Uncertainty in the Estimation of Drought Risk due to Soil-climate Interactions in Scotland
Laura Poggio*, Alessandro Gimona, Iain Brown, and Marie Castellazzi
The Macaulay Land Use Research Institute, Aberdeen, UK
Abstract: The impact of climate change on ecosystems is a global issue. As a result of the interaction between decreasing precipitation during the growth period and soil properties, thewater available for plants and crops may become a limitation factor for crops or certain forest species in some areas in Scotland. The aim of this study was to estimate the uncertainty of a model predicting drought risk in the Dee catchment in the North East of Scotland. The model focuses on the fundamental interactions between soil and climate, which are the critical drivers for determining the available water capacity. Soil available water capacity was calculated, using pedotransfer functions, with data derived from the Scottish Soil Survey Database at ca. 100 profiles. We used a variation of regression kriging to interpolate the data. The preliminary results showed that the uncertainty related to soil modelling is higher in areas with rougher morphology and complex hydrology. A Bayesian framework for uncertainty integration of soil and climate interactions is briefly presented. The evaluated overall uncertainty is useful to underpin informed policy decisions, via risk assessment.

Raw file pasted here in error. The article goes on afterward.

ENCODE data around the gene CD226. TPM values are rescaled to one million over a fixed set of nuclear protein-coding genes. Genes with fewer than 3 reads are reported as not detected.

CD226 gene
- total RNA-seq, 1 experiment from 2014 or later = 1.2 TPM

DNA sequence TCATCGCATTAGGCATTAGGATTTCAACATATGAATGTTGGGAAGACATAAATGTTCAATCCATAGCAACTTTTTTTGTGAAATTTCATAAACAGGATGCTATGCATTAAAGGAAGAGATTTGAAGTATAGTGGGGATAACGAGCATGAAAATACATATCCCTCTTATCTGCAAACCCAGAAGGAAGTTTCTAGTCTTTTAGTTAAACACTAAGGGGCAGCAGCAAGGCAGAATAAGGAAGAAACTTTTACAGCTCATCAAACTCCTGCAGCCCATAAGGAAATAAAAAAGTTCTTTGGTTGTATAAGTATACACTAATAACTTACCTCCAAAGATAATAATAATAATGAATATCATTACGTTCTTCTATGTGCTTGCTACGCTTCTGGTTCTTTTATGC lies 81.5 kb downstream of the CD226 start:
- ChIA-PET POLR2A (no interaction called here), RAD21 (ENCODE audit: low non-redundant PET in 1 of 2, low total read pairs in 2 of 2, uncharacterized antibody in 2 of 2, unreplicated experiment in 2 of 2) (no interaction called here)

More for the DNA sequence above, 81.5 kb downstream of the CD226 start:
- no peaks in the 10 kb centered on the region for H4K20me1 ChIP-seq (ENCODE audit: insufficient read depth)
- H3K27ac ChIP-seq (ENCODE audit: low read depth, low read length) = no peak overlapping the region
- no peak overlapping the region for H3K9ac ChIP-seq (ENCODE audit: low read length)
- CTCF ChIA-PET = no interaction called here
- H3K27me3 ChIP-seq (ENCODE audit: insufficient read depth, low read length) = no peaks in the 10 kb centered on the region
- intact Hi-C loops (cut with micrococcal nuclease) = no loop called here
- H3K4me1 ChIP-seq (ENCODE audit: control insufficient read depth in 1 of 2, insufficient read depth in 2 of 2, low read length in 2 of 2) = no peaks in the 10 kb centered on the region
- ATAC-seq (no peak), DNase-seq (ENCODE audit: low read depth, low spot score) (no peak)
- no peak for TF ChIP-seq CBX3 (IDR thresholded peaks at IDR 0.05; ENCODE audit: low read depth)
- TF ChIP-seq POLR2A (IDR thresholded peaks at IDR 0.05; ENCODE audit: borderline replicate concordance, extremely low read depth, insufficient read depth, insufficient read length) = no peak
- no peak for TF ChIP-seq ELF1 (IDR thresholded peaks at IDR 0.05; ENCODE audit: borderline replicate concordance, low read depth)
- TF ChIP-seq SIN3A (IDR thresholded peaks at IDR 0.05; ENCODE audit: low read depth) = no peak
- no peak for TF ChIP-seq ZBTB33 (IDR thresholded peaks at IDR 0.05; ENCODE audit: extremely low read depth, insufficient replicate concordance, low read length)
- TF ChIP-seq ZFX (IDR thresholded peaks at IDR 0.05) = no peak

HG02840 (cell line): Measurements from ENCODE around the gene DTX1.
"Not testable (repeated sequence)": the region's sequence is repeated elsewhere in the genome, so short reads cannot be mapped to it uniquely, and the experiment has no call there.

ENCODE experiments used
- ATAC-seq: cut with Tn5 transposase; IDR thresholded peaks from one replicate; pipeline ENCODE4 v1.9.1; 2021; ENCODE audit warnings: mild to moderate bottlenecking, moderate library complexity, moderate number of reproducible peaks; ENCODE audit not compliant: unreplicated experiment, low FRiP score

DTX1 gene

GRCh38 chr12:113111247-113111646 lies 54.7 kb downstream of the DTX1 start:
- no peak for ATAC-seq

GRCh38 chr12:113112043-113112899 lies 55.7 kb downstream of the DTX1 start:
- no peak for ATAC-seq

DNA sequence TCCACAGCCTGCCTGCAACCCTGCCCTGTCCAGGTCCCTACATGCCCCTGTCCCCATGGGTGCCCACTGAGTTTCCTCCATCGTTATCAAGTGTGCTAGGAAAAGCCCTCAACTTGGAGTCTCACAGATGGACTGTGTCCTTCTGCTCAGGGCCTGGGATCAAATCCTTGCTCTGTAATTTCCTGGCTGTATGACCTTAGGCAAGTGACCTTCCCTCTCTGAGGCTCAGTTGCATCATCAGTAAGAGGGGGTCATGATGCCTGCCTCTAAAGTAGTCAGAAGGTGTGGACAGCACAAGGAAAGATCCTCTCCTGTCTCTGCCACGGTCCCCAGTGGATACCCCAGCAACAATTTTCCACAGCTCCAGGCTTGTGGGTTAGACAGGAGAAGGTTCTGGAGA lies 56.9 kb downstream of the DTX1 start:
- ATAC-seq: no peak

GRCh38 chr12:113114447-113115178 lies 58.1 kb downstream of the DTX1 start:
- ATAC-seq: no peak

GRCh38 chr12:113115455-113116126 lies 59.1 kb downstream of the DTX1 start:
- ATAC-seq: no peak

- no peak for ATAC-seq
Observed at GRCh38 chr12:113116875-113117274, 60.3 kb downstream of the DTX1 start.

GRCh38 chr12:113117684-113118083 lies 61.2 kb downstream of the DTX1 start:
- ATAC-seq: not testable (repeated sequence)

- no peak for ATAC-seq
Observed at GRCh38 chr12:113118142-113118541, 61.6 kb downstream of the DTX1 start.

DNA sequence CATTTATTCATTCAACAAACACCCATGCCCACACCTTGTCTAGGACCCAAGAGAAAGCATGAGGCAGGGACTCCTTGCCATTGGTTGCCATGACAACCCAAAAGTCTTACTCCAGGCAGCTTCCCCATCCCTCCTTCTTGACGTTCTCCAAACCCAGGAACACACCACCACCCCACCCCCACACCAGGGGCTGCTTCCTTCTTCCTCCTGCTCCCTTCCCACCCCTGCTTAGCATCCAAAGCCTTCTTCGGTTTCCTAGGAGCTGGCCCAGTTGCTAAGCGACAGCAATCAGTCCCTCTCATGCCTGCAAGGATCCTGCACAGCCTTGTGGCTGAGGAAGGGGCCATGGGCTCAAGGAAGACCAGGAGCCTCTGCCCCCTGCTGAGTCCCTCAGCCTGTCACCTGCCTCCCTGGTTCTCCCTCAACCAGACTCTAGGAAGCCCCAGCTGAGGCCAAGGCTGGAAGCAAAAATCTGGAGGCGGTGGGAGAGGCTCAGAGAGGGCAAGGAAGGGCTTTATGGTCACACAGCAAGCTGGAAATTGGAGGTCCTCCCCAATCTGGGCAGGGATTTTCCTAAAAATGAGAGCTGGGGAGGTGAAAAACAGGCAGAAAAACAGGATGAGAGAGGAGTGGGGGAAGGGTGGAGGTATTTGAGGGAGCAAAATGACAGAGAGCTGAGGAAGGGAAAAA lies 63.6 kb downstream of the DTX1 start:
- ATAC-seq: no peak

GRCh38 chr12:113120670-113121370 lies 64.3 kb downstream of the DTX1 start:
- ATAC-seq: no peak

Keywords: Gaussian simulations, spatial uncertainty, geostatistics, stochastic modelling, General Additive Model